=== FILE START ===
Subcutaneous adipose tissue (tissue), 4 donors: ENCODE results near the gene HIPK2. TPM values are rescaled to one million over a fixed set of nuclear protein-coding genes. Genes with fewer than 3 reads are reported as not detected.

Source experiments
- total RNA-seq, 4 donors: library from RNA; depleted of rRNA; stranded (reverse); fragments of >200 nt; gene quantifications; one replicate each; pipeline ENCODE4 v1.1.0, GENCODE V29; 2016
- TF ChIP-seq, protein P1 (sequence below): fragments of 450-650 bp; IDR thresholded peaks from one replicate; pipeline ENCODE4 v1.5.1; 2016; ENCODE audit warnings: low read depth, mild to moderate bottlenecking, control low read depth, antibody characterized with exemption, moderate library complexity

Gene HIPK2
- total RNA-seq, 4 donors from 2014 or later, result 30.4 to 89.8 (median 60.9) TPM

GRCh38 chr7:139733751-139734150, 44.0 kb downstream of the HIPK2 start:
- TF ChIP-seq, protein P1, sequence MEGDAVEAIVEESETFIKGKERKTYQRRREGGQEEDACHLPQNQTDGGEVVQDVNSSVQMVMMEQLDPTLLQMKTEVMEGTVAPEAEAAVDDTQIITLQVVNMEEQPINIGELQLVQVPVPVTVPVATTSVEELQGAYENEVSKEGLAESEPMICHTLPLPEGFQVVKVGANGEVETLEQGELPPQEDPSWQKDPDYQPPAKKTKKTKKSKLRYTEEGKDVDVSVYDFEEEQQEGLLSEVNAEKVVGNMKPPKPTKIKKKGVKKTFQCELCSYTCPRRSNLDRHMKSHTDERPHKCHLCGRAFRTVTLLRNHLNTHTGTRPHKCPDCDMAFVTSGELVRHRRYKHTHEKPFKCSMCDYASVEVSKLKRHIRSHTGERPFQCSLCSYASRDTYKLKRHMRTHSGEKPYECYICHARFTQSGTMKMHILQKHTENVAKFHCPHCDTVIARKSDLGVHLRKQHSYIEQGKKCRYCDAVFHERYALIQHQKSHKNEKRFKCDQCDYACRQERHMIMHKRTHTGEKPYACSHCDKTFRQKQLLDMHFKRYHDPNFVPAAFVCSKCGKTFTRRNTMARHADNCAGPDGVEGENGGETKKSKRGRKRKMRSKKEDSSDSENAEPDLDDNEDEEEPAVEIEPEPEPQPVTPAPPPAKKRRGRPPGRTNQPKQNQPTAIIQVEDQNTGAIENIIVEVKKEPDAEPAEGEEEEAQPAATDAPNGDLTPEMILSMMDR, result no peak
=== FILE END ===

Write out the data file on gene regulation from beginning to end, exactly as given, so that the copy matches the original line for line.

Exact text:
Subcutaneous adipose tissue (tissue), 4 donors: ENCODE results near the gene HIPK2. TPM values are rescaled to one million over a fixed set of nuclear protein-coding genes. Genes with fewer than 3 reads are reported as not detected.

Source experiments
- total RNA-seq, 4 donors: library from RNA; depleted of rRNA; stranded (reverse); fragments of >200 nt; gene quantifications; one replicate each; pipeline ENCODE4 v1.1.0, GENCODE V29; 2016
- TF ChIP-seq, protein P1 (sequence below): fragments of 450-650 bp; IDR thresholded peaks from one replicate; pipeline ENCODE4 v1.5.1; 2016; ENCODE audit warnings: low read depth, mild to moderate bottlenecking, control low read depth, antibody characterized with exemption, moderate library complexity

Gene HIPK2
- total RNA-seq, 4 donors from 2014 or later, result 30.4 to 89.8 (median 60.9) TPM

GRCh38 chr7:139733751-139734150, 44.0 kb downstream of the HIPK2 start:
- TF ChIP-seq, protein P1, sequence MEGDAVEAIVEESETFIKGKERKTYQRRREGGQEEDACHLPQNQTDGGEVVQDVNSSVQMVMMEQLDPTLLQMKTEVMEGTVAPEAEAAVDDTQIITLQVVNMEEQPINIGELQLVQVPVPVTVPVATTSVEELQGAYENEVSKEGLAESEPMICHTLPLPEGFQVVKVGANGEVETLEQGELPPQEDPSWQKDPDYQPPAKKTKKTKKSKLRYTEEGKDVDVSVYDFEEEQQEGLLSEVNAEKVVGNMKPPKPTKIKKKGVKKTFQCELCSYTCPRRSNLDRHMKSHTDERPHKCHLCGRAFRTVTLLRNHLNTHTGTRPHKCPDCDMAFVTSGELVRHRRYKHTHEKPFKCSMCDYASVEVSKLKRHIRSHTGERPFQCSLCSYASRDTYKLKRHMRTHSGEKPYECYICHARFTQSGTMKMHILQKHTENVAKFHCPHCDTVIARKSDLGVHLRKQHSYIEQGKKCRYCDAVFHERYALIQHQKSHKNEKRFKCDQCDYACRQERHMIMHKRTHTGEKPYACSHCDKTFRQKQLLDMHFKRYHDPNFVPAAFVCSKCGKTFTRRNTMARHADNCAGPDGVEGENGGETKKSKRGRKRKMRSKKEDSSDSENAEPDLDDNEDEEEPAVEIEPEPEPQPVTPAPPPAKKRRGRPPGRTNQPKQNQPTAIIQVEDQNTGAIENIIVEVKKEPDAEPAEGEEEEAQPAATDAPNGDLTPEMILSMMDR, result no peak